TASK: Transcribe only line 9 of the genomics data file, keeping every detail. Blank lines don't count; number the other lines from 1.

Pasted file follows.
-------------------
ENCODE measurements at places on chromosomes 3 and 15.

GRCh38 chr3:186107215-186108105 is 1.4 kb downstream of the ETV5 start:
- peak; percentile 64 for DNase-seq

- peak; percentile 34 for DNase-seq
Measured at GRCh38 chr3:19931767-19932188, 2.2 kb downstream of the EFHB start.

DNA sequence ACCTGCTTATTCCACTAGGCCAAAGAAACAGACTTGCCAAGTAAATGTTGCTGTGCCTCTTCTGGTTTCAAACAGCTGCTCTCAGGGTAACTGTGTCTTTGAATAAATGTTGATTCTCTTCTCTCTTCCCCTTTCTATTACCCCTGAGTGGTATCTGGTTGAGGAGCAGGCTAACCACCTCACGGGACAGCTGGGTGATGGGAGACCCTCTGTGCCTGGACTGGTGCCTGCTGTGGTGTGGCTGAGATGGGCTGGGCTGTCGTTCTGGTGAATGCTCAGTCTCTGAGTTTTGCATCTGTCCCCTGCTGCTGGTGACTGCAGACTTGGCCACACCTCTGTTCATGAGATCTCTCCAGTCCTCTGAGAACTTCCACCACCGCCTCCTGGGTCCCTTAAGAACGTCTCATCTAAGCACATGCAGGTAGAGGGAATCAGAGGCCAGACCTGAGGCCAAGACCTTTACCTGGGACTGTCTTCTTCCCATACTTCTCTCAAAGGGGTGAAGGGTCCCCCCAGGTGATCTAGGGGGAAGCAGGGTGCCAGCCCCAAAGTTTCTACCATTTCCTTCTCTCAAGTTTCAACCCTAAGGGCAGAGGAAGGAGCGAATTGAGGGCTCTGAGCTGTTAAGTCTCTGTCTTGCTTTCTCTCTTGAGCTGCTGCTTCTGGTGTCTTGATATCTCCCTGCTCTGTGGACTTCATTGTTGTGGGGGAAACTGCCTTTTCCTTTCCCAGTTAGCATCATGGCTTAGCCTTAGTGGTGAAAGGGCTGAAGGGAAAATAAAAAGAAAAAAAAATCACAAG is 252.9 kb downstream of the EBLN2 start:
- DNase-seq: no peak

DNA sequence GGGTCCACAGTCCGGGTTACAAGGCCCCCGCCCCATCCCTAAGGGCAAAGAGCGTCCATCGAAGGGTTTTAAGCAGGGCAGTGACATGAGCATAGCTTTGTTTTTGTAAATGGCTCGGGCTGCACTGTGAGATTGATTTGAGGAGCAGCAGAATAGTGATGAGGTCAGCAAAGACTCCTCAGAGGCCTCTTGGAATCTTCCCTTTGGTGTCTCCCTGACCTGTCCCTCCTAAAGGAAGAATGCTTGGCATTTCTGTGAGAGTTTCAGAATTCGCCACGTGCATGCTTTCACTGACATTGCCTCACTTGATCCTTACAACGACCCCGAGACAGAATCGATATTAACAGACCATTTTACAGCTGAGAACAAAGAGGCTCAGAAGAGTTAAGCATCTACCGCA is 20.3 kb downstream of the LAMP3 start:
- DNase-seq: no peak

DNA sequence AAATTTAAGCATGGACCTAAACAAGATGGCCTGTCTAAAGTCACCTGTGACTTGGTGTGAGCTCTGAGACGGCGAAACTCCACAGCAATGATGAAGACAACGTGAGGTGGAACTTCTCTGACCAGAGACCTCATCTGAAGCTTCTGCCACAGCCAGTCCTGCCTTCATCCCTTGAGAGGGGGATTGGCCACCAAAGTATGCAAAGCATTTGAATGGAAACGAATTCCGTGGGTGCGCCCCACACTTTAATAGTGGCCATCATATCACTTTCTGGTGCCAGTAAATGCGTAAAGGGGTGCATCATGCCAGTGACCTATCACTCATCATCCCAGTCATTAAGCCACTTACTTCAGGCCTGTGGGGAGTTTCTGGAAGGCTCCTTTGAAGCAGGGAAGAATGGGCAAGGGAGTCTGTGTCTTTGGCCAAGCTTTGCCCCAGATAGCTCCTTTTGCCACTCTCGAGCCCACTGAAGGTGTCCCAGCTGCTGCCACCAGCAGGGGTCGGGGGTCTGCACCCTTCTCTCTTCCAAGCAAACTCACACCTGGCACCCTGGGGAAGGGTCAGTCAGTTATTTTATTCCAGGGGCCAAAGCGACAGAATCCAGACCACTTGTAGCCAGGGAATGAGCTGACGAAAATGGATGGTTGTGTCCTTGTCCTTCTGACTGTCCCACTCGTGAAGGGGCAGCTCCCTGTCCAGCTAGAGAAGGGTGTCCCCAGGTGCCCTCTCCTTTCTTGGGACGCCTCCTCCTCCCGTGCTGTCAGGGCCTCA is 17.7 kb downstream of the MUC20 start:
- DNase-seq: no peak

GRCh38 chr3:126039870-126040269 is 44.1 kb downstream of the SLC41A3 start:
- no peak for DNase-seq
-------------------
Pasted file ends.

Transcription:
- DNase-seq: no peak